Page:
Blues & Jazz
CD: $28.99 Buy
Vinyl: $25.99 Buy
2019 release. 20 year-old blues firebrand comes bursting out of Clarksdale, Mississippi, with a sensational debut packed with piercing guitar, husky, impassioned singing and potent songwriting. Kingfish reinvigorates the blues with Ingram's infectious, youthful fire. Ingram's mentor, Buddy Guy, makes a cameo on "Fresh Out," four-time Grammy winner Keb Mo is featured on a track and plays on five more, and Chicago blues harp master Billy Branch appears on one.
Blues music is revered for its timelessness. The best blues–no matter how old sounds as fresh and visceral today as it did when first recorded. The high-energy electric blues trio GA-20 –guitarist Matt Stubbs, guitarist/vocalist Pat Faherty, and drummer Tim Carman –know this well. The band’s dynamic self-penned songs sound and feel as fresh and real as the old blues they love and perform, including songs by Otis Rush, J.B. Lenoir, Howlin ’Wolf, Junior Wells and especially their favorite, Hound Dog Taylor.
Legendary six-fingered Chicago bluesman Theodore Roosevelt “Hound Dog” Taylor always knew how he wanted to be remembered, declaring, “When I die they’ll say, ‘he couldn’t play shit, but he sure made it sound good!’” His first full length recording in 1971 was also the first album on now world-famous Alligator Records, Hound Dog Taylor & The House Rockers. In fact, label president Bruce Iglauer founded Alligator for the sole purpose of recording and releasing that album. Now, Colemine Records–working in partnership with Alligator Records–will release GA-20’s new full-length album, Try It...You Might Like It! GA-20 Does Hound Dog Taylor, featuring 10 songs written or performed by the Chicago blues legend. From the fiery first single and album opener “She’s Gone” to the blistering “Sadie” to the all-time Hound Dog classic “Give Me Back My Wig”, GA-20 deliver one electrifying track after another. As a follow-up to their Billboard-chart-topping Lonely Soul LP, a full worldwide tour will accompany this release, surely to galvanize the blues scene around GA-20!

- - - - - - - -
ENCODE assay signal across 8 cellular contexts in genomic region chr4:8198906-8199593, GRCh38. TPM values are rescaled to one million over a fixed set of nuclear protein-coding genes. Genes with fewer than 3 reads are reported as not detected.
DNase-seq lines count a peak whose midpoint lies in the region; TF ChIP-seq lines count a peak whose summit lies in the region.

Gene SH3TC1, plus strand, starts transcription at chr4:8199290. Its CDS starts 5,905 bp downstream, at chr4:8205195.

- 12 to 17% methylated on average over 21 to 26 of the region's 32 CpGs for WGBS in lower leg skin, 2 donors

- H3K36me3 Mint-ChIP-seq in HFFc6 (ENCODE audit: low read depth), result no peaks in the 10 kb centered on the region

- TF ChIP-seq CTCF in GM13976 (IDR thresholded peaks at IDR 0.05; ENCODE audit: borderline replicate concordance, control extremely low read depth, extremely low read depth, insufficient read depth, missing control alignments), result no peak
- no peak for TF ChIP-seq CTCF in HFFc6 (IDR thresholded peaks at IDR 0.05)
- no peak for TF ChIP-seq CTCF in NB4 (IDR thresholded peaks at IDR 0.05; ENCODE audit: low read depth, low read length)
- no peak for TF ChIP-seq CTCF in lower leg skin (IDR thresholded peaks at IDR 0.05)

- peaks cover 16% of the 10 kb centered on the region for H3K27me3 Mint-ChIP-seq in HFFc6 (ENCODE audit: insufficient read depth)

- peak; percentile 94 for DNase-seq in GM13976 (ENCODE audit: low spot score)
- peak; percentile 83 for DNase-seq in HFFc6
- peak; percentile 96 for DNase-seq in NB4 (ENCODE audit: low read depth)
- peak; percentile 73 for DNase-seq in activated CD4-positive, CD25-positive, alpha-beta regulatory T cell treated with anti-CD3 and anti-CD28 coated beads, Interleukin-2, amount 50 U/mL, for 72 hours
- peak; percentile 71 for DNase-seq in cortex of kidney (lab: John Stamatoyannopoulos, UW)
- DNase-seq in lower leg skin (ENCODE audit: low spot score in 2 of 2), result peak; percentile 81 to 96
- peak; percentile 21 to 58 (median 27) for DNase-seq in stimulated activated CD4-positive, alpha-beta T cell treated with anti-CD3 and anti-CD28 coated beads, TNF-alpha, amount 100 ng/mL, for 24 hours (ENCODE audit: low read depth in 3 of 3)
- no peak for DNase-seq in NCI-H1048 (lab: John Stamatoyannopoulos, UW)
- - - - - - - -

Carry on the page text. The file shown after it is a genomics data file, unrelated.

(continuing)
2020 release. If you want to travel America, take the Train. As the Grammy-nominated kingpin of American roots, Victor Wainwright's second release with the crack-squad band he assembled in 2018 is a snapshot of all the nation's great cities and genres - with a modern twist. And, as the title tells you, Memphis Loud's rattle-and-shout originals demand to be played at speaker-shaking volume. "Find a moment," he advises, "to sit back with your favorite headphones or speakers, turn it up, and listen. It's heavy, and I know you're gonna love it."
Vinyl: $18.00 Buy
2017 release from the veteran blues outfit. Blues is not for the faint-hearted. Since the genre first drew breath, it's greatest practitioners have embraced the darkness, spinning tales of hardship and death, hellhounds and devilry. If the sleeve of Witchy Feelin' suggests that Kim Simmonds, too, has a tendency towards the macabre, then Savoy Brown's iconic leader is happy to confirm it. "Blues has always dealt with themes of the Devil, witchcraft and so forth, and I've always written along those lines. At least three of the songs on Witchy Feelin' have that hoodoo vibe..." Witchy Feelin' proves the Devil still has all the best tunes. From the thrillingly brittle guitar riff that opens Why Did You Hoodoo Me, we are in the hands of a master, with Simmonds reigniting the seismic vocals and searing fretwork that established Savoy Brown as linchpins of the '60s British blues boom. Recording alongside Pat Desalvo (bass), Garnet Grimm (drums) and engineer Ben Elliott, Simmonds leads us into a world of dark nights, wild weather, women and whiskey: all perennial themes given a modern twist by this ageless bluesman. "The songs on this album have been two years in the making," he reflects. "I tried to write songs that had a personal point of view yet can be relatable to everyone. On 'Vintage Man', I wrote about being the type of guy who doesn't change as he gets older. I wrote about the power of love on 'Why Did You Hoodoo Me'. And with 'Guitar Slinger', I wrote a song about seeing a great guitar player in an old country bar - as I did when I first saw Roy Buchanan in '69."